The Independent Electoral and Boundaries Commission (IEBC) yesterday announced by-elections in eight electoral areas, including Kakamega and Mombasa gubernatorial races to be held on August 23, following their suspension due to ballot papers mix-up.
Through a statement released by the Electoral Commission, the by-elections have been scheduled soon after the General Elections to allow Kenyans to vote for their leaders while they are still in the ‘polls mood’.
“We wish to inform the country that despite the high level of preparedness, some ballot papers for four elective positions were noted to have errors.
As a result, elections for the respective positions have been suspended to a letter date,” said Wafula Chebukati, IEBC Chairman.
Other areas that will go to the polls on August 23 are MP races in Rongai, Kitui Rural Kacheliba, and Pokot South constituencies and MCA contests in Nyaki West (Meru County) and Kwa Njenga in Embakasi South, Nairobi county.
Speaking during a media briefing at the Bomas of Kenya, Juliana Cherera Vice-Chairperson, IEBC said that new voting dates in Kitua Rural and Rongai constituencies will be announced through a gazette notice.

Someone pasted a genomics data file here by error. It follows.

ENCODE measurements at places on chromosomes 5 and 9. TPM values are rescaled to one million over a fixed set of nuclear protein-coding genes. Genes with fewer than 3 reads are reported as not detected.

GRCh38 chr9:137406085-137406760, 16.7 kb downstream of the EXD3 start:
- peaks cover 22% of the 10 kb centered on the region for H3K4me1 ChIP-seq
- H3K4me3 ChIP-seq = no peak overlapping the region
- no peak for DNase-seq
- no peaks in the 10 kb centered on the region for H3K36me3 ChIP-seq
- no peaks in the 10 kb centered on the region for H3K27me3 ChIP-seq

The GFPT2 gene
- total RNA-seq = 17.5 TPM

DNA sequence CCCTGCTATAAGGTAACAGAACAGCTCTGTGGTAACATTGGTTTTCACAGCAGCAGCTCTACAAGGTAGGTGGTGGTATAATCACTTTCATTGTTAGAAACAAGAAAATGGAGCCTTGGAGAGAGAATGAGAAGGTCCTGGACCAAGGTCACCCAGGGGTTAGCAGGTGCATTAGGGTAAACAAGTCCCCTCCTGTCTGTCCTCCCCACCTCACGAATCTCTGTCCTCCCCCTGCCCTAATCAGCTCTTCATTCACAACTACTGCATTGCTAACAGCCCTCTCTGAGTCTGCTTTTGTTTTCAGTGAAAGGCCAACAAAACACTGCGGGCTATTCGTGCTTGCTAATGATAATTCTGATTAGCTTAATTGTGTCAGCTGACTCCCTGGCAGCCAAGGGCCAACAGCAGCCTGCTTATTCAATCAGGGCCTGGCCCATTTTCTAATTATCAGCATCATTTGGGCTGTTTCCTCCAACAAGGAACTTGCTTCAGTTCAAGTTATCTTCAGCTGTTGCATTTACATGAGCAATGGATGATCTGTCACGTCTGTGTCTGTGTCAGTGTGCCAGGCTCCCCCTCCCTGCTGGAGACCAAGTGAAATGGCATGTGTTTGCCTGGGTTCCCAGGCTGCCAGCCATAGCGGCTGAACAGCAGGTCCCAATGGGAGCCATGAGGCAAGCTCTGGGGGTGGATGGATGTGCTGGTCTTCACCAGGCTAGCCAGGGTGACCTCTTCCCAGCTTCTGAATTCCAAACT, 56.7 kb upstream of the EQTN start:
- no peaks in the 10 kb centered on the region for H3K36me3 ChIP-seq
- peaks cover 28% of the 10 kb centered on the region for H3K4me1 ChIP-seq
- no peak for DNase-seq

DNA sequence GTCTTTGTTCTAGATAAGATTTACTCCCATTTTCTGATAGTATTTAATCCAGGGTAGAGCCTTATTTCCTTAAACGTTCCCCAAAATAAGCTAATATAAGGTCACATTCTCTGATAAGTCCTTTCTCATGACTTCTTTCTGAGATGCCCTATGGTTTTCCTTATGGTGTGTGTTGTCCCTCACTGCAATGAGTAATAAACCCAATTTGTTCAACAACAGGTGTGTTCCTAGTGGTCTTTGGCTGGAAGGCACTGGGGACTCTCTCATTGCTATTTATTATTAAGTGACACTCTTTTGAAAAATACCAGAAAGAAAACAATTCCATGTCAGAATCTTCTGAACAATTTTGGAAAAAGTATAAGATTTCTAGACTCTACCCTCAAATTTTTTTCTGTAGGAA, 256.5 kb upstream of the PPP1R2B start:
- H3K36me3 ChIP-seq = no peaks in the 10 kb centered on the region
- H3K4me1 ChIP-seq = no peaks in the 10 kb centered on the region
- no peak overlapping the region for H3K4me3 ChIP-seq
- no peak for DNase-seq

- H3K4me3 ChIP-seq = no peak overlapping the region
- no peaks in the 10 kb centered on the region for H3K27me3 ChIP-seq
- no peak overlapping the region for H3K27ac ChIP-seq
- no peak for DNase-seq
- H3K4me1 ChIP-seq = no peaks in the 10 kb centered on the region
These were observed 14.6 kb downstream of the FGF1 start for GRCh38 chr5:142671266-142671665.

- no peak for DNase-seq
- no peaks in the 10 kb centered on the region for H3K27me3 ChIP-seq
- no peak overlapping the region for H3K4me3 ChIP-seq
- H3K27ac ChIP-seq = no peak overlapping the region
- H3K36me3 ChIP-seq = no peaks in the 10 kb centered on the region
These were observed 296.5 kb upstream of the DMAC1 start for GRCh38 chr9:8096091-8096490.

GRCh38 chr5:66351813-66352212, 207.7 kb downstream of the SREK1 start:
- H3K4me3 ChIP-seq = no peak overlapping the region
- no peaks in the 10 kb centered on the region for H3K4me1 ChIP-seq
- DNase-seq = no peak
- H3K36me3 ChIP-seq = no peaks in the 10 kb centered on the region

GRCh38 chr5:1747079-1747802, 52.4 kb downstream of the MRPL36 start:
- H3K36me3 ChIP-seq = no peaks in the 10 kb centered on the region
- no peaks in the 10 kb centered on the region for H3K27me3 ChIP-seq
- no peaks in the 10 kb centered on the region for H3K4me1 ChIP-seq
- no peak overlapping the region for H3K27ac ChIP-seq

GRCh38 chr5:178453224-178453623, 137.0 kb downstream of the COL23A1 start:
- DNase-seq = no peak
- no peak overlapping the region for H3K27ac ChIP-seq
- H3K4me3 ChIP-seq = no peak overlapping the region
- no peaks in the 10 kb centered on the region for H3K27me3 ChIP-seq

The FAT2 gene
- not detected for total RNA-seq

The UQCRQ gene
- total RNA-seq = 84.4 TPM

“Regarding security, last night the Commission was alerted of incidents of gunfire in Eldas Constituency election office in Wajir county where ballot papers were stored.
The election has been adjourned and voting shall begin once the issue is resolved,” said Cherera.
Additionally, Cherera said that the voting has been disrupted in Eldas Constituency following a gunfight on Monday night.
In Rongai, the area MP Raymond Moi expressed his frustrations over the mix-up of the parliamentary ballot papers.
He stormed one of the polling station at Mercy Njeri Primary School in the Kiamunyi area and demanded answers from the IEBC officials.
“Elections are very sensitive and any mistake made by IEBC could rock the country,” added Moi. In Kitui Rural Constituency, the voters were angry that they could not participate in the parliamentary elections after the ballot papers mix-ups.
The issues was first noticed at Kwa Vonza Primary School when voters were issued with only five ballot papers instead of six. Although disgruntled, the voters proceeded to vote in other races.